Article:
It was therefore noteworthy that Silver changed his mind slightly during a pre-season conference call in December.

“I think I’ve always said that there is some kind of overt fate in the league that you eventually expand,” he said. “I would say [the coronavirus pandemic has] caused us to wipe away some of the analysis of the economic and competitive effects of the expansion. We invested a little more time than before the pandemic. But certainly not to the point where expansion is at the forefront. “

Prior to the pandemic, Silver’s tenure was marked by extraordinary financial growth and stability. The league’s salary cap has increased from $ 63 million in 2014-15 to $ 109 million this season, while the average NBA franchise value according to Forbes’ annual estimates rose from $ 630 million in 2014 Increased $ 2.1 billion in 2020. In recent years, the financial picture has been so rosy that deep-pocketed owner groups like the Golden State Warriors and Los Angeles Clippers have moved to self-funding billion-dollar arena projects.

However, the pandemic was an obvious turning point. Estimated losses due to empty arenas and shortened seasons were nearly $ 1 billion last year and up to $ 4 billion in 2020-21. While the owners weren’t motivated to continue expanding when the league was booming, adding teams could help make up for their pandemic-related losses.

The NBA has had 30 teams since 2004, when the League franchised Charlotte after the Hornets moved to New Orleans. Not since 1995, when the Toronto Raptors and then-Vancouver Grizzlies arrived, the NBA has added multiple franchises at once. No franchise has changed markets since the Seattle SuperSonics became the Oklahoma City Thunder in 2008, though the Nets moved from New Jersey to Brooklyn in 2012 and the Warriors from Oakland to San Francisco in 2019. The Sacramento Kings narrowly avoided moving with a new arena deal in 2013, and the Milwaukee Bucks opened a new arena in 2018 after years of negotiations with local officials.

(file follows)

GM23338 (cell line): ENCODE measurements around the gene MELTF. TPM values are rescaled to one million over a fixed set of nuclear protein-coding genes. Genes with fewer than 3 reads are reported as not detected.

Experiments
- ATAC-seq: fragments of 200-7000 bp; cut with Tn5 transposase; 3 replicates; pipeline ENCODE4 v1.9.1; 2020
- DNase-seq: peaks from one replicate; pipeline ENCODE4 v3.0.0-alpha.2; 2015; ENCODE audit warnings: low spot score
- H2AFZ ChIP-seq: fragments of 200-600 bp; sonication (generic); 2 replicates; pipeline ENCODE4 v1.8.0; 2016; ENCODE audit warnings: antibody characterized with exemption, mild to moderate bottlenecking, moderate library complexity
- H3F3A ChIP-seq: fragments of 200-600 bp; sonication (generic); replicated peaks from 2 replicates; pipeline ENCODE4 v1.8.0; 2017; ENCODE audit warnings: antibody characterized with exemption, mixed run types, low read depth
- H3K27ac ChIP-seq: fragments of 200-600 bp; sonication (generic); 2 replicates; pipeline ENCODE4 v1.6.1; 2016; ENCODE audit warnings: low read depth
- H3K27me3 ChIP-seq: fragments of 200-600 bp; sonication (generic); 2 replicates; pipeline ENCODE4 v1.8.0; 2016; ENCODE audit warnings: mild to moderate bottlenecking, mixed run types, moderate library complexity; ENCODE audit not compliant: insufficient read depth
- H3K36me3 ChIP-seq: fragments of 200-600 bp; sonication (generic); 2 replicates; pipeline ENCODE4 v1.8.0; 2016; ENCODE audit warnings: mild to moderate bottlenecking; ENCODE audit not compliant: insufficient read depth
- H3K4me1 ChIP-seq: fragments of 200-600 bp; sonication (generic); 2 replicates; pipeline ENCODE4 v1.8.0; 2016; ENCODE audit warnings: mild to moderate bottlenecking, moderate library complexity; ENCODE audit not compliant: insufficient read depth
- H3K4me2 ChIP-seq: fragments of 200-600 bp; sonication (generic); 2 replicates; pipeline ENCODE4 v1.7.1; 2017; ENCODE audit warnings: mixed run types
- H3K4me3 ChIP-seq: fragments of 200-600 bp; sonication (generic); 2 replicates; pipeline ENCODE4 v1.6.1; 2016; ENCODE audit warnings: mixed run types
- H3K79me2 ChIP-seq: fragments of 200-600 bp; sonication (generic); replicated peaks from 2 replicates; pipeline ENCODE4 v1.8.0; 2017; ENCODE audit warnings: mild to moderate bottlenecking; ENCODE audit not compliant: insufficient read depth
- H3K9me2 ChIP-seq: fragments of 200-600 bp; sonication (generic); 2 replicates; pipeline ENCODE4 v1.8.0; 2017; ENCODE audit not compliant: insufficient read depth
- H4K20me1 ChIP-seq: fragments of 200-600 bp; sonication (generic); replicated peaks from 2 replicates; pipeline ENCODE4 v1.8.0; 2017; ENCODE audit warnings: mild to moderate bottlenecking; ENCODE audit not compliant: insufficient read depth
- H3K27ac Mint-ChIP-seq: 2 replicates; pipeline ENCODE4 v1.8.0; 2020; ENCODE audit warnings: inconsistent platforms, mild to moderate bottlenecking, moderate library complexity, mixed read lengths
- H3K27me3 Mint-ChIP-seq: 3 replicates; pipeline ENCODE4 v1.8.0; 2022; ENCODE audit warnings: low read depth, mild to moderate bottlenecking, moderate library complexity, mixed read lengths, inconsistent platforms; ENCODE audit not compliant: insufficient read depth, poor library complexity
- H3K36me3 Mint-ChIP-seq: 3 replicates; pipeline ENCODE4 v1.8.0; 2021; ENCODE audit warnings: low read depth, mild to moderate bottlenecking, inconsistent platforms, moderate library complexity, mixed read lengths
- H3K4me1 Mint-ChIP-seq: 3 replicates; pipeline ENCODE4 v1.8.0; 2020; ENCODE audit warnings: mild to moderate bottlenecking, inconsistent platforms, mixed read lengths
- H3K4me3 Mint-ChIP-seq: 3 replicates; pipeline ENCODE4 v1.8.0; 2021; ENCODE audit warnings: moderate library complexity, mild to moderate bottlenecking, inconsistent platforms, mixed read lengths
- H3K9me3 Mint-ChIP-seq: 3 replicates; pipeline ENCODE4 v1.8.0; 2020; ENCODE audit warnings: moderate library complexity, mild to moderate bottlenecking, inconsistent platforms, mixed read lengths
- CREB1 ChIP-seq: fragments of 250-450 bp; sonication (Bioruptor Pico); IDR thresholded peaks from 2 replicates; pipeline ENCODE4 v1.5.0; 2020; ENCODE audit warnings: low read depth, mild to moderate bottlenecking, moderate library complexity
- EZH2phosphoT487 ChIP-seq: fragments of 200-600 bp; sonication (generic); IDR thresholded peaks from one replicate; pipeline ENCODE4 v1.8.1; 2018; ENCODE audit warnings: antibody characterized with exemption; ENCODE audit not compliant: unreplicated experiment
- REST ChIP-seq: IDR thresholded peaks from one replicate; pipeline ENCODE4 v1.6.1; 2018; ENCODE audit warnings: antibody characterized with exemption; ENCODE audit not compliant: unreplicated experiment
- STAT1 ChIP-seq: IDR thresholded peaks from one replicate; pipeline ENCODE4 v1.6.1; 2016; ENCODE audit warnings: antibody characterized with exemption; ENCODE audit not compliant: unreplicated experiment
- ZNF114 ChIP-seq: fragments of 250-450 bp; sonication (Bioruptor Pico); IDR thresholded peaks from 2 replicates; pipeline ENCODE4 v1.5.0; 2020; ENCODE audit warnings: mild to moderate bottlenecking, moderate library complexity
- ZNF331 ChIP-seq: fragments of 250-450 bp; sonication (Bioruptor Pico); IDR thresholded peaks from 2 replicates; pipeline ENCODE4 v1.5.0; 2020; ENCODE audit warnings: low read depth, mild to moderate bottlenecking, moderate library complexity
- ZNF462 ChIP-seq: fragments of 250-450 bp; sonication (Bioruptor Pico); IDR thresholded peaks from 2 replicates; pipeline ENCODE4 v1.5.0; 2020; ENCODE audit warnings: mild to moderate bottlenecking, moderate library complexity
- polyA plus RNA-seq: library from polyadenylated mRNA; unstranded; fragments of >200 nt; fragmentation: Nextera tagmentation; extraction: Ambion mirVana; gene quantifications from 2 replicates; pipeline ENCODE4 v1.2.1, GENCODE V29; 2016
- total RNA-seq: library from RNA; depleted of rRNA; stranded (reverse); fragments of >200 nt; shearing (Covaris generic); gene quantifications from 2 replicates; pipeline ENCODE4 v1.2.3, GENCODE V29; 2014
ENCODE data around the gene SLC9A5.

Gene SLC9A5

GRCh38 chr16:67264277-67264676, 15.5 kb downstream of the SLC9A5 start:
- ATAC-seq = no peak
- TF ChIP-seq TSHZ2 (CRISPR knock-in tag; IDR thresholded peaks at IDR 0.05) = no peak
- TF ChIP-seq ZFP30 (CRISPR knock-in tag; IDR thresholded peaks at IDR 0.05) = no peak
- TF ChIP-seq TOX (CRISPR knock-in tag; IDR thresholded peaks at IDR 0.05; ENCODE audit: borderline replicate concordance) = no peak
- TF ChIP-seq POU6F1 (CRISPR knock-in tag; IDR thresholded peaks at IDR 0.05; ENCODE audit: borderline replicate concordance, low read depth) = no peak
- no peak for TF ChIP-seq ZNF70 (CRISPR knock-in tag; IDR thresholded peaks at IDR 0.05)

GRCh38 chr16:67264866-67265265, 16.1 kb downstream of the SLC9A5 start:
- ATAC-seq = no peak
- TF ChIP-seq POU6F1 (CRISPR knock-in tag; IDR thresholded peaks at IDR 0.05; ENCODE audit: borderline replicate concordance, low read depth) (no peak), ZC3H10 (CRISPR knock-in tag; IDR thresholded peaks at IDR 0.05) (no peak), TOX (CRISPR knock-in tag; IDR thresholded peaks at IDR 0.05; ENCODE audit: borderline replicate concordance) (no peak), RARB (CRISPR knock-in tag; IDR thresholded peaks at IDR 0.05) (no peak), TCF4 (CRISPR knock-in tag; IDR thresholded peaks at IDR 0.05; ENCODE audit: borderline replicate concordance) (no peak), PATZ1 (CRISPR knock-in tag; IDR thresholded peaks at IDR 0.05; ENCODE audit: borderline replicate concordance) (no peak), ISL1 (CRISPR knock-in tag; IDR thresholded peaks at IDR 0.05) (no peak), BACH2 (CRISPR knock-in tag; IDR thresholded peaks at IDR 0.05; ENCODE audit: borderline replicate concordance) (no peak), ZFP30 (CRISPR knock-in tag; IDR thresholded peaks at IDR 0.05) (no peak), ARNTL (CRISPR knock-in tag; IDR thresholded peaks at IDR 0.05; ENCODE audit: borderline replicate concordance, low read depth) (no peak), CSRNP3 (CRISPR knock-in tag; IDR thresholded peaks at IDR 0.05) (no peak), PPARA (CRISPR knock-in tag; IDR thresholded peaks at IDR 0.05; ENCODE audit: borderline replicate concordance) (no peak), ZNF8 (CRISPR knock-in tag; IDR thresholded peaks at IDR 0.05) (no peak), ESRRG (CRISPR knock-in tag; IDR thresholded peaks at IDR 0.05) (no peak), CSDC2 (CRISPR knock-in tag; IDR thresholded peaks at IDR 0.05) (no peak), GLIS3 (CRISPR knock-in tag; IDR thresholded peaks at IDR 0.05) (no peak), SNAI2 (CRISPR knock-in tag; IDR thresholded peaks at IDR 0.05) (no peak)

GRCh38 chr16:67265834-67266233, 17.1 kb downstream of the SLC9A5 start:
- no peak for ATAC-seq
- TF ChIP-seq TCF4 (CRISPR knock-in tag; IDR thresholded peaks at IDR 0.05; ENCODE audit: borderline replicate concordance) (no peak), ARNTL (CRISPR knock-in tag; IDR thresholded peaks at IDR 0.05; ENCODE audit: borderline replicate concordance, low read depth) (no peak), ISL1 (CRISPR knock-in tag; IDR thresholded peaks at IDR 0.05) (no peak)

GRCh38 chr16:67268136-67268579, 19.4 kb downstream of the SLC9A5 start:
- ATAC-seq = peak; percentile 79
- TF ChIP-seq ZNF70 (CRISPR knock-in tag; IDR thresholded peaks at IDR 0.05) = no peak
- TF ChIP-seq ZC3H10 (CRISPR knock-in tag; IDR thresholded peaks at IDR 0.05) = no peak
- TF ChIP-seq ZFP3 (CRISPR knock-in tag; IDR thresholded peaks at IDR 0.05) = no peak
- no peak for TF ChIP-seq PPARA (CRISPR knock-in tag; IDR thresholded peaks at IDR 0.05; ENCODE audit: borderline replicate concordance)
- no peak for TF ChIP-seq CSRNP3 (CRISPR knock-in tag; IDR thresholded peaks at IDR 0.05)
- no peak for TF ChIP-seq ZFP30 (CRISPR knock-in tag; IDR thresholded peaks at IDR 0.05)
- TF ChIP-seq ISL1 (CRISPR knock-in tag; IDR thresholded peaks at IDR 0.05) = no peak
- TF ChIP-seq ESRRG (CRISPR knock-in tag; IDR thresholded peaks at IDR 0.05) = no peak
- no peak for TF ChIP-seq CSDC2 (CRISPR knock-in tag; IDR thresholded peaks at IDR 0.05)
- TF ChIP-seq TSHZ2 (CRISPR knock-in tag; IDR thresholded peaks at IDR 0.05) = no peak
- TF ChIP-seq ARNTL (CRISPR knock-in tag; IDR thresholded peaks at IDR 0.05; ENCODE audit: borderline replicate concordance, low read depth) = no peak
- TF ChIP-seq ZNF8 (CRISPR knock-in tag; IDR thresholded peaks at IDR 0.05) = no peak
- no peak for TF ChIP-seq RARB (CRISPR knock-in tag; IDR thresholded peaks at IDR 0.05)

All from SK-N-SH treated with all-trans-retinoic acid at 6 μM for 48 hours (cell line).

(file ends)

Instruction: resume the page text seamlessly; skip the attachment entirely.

In theory, adding two franchises with expansion fees of $ 2.5 billion per ESPN.com report would make up for much of the trouble owners have suffered since March. Splitting $ 5 billion across 30 franchises would mean a stimulus check of more than $ 165 million for each owner. Of course, the same owners would cut their future profits to pieces.

Seattle and Las Vegas have been cited as potential NBA destinations for years, and both of them enable top criteria: They are the top 30 cities by population in the US, with bustling local professional sports markets and NBA-enabled arenas. Seattle fans have been calling for the NBA to return since the SuperSonics left, and the NHL’s Seattle NHL expansion team will soon be hosting the multi-billion dollar Climate Pledge Arena. Las Vegas recently welcomed the NFL Raiders and NHL Golden Knights, and the T-Mobile Arena opened near the Strip in 2016.

Seattle Mayor Jenny Durkan told King5.com this week she was “pretty optimistic” about the NBA’s return to town after a recent interview with Silver. Durkan said that she believes the owners are “very serious about expanding” and that they “[didn’t] I think it’s going to be a long, multi-year process. “